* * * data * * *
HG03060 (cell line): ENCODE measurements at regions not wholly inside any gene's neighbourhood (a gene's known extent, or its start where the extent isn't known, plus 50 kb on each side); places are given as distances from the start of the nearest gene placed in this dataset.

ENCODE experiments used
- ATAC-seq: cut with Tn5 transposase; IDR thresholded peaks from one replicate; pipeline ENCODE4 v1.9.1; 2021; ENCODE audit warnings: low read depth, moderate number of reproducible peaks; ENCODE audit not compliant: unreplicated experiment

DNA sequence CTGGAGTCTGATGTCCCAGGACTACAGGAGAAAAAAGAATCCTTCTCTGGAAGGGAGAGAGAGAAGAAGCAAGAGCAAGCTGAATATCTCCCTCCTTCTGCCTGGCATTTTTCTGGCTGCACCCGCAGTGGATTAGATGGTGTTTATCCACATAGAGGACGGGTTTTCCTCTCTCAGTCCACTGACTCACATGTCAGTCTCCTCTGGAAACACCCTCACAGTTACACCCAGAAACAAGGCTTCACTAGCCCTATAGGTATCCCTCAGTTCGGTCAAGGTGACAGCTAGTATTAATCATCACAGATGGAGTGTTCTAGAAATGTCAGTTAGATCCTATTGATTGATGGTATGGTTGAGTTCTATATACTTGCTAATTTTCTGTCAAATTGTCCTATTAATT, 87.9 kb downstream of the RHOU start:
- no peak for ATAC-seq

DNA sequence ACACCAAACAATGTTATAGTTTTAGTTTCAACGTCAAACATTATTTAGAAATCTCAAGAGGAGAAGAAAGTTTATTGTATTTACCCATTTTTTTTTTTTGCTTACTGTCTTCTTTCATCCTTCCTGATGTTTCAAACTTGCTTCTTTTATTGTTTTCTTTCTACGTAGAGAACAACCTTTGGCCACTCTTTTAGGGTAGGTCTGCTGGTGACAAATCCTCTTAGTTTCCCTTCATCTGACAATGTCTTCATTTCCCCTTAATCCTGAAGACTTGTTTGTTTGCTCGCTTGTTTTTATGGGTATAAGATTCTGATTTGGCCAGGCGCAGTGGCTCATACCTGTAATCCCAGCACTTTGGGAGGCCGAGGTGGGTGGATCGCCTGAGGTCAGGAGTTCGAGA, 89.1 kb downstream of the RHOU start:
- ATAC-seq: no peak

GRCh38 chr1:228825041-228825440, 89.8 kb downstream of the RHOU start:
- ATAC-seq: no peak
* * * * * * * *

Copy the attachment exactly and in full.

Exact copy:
HG03060 (cell line): ENCODE measurements at regions not wholly inside any gene's neighbourhood (a gene's known extent, or its start where the extent isn't known, plus 50 kb on each side); places are given as distances from the start of the nearest gene placed in this dataset.

ENCODE experiments used
- ATAC-seq: cut with Tn5 transposase; IDR thresholded peaks from one replicate; pipeline ENCODE4 v1.9.1; 2021; ENCODE audit warnings: low read depth, moderate number of reproducible peaks; ENCODE audit not compliant: unreplicated experiment

DNA sequence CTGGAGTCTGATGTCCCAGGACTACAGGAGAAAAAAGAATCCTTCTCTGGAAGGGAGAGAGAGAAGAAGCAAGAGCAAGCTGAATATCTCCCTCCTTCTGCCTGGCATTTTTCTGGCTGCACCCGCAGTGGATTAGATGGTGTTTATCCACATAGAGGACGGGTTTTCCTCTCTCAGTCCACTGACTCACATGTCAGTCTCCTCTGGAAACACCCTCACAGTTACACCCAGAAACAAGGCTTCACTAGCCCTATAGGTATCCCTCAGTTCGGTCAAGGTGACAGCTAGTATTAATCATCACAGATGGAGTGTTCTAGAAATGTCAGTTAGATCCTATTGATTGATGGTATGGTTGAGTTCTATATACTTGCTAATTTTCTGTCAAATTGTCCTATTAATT, 87.9 kb downstream of the RHOU start:
- no peak for ATAC-seq

DNA sequence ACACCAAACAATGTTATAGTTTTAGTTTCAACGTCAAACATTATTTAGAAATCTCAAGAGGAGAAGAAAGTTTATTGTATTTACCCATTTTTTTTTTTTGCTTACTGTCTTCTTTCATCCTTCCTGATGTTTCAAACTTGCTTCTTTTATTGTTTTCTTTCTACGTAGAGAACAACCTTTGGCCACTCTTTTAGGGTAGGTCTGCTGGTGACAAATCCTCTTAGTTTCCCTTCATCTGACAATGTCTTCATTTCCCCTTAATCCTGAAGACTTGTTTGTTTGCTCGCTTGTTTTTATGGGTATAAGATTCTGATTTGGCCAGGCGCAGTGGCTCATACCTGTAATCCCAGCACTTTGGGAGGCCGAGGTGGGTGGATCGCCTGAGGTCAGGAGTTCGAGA, 89.1 kb downstream of the RHOU start:
- ATAC-seq: no peak

GRCh38 chr1:228825041-228825440, 89.8 kb downstream of the RHOU start:
- ATAC-seq: no peak